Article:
Open Education… Is Closed

This year's Open Education Conference had more attendees than ever before. Why is it ending after 16 years, and what does its demise mean for the cause?

November 6, 2019
 
Flickr.com/mnlamberson
Open Education Conference 2015

Last weekend, at the Open Education Conference in Phoenix, David Wiley, chief academic officer of Lumen Learning and the conference's organizer for 16 years, announced that this would be its last gathering, or at least the last with him at the helm. The conference, which grew from 40 attendees in 2003 to 850 this year, was a meeting place for advocates of open education, a sometimes hard-to-define goal that often involved the use of open educational resources -- free, openly licensed digital textbooks.

“This is not a call for another person or organization to come forward to keep the same conference running the same way into the future. Rather, it’s a call to reset and start over,” Wiley wrote on his blog. “This reimagining must be owned by the community. It must be driven by the community. And it would be inappropriate for me to try to facilitate that process beyond extending a brief invitation.”

The announcement prompted reactions across blogs and Twitter feeds, with some commentators saying that the announcement represented a fracturing of the tenuously aligned coalition of open education advocates. Michael Feldstein, chief accountability officer at e-Literate, wrote on his blog that differences in the goals and preferred tactics of open education advocates could no longer be bridged. Tensions within the “coalition” of open education supporters had become insurmountable, he wrote.

Many people in the coalition had different goals, Feldstein wrote, such as increasing access to education, improving educational quality or promoting the values of education. They also had different strategies, such as lowering the cost of instructional materials, increasing their quality or fostering autonomy for educators. As awareness and adoption of open educational resources has grown, so have tensions, he said.

Feldstein referenced a controversy that occurred earlier this year, when some conference attendees criticized the announcement of a panel, later canceled, where all but one of the speakers represented commercial publishers. Publishing companies have recently tried to enter the open education space, taking open educational resources and selling them with added supplemental material or charging for them through a closed platform. Some advocates see the publishers as necessarily profit motivated and not keeping the interests of students and educators in mind.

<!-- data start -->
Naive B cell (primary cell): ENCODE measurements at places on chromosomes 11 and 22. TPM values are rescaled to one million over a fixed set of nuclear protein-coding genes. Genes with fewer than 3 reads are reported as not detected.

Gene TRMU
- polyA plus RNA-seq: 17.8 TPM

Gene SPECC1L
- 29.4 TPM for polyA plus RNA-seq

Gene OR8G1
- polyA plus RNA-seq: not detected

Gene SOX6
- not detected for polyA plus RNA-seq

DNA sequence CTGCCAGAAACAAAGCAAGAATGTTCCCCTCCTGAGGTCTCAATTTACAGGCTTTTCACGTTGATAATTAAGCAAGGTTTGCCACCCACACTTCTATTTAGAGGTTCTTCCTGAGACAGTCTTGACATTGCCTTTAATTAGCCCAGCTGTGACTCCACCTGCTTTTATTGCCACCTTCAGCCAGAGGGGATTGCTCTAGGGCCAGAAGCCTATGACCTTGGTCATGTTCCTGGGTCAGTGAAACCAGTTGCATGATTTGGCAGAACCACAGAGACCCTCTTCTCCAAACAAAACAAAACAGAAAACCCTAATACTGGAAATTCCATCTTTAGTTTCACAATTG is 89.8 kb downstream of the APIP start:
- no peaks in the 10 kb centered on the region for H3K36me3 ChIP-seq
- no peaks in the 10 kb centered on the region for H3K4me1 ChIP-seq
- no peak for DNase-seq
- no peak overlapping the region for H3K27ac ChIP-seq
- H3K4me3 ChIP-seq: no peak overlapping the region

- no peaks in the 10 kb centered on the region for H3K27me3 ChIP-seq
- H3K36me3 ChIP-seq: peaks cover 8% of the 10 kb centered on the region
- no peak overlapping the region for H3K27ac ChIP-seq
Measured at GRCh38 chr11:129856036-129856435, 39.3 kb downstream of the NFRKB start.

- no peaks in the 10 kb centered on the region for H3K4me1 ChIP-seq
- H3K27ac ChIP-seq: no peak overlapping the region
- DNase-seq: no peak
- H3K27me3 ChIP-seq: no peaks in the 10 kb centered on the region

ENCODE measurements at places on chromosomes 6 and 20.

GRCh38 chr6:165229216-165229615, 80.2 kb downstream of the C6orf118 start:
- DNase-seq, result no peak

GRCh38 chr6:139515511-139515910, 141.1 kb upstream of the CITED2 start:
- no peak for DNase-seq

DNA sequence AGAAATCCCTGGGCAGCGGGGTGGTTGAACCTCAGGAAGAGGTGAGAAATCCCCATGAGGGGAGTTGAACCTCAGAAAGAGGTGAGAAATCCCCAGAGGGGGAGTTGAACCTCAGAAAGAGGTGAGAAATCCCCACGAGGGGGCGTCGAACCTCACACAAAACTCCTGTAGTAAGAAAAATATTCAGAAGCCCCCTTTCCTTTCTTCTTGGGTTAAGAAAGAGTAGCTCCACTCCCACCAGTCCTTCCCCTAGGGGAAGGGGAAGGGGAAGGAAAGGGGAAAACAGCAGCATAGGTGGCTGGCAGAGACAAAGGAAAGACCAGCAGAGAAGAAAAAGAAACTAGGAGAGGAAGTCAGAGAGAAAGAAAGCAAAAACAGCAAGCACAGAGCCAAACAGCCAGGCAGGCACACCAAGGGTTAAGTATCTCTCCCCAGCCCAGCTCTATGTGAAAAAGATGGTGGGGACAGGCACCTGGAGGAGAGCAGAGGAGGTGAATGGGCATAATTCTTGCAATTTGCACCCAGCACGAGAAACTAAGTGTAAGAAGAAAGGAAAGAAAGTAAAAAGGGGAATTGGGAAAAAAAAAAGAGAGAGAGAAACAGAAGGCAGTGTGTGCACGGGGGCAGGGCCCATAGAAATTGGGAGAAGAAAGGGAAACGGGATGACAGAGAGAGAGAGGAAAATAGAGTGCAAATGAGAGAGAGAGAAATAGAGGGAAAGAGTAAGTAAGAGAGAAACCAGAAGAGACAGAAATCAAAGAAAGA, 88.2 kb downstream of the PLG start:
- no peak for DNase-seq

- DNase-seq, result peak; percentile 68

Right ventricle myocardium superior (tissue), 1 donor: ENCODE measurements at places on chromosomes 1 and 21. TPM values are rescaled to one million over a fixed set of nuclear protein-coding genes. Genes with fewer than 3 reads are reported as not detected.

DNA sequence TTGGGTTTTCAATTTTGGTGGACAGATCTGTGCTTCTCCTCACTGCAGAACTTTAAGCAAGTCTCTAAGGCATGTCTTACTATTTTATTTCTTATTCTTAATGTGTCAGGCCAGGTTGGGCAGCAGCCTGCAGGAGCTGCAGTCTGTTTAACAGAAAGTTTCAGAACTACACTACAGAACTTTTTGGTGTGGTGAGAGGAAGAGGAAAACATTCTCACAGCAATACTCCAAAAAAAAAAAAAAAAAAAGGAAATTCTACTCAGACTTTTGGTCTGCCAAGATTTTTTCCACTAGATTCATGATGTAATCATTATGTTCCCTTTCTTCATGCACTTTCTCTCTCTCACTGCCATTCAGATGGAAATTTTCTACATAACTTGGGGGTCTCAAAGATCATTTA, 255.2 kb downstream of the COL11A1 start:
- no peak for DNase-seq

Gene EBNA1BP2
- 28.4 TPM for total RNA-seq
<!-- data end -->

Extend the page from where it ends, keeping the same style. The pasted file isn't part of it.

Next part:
“This latest episode is a symptom of the crumbling coalition rather than the cause of it,” Feldstein wrote. “It is precisely OER's success and growth that may have pushed this long-simmering problem to its breaking point.”

Wiley responded with a similar sentiment, saying that Feldstein’s post was “directionally correct.”

“It seems to me that over the last decade, many individuals and organizations have gained greater clarity about which problem they are most interested in solving,” Wiley wrote. “The process of choosing a single focus for our individual or organizational work can be difficult, time consuming, and exhausting. Are you primarily focused on reducing costs for students? Improving student success? Increasing pedagogical flexibility for faculty? Bringing retribution to publishers?”

“And here, at last, is where I locate the source of so much of the conflict that has been percolating in our space the last several years,” Wiley wrote. “As we each become more focused on executing the strategies aligned with our specific goal, the more the differences in our goals ‘get real.’”

Differences and Demurrals

Other vocal open education advocates, though agreeing that there had always been disagreements among conference attendees about the role of commercial publishers in open education, for example, or which kinds of licenses should count as “open,” were reluctant to hash out those disagreements with a reporter. Reports of a “fracturing,” they stressed, were exaggerated.

“The fact that some people disagree with other people is hardly to me a fracturing,” said Rajiv Jhangiani, associate vice provost for open education at Kwantlen Polytechnic University, in British Columbia. “It’s a more mature, more critical, more nuanced discussion.”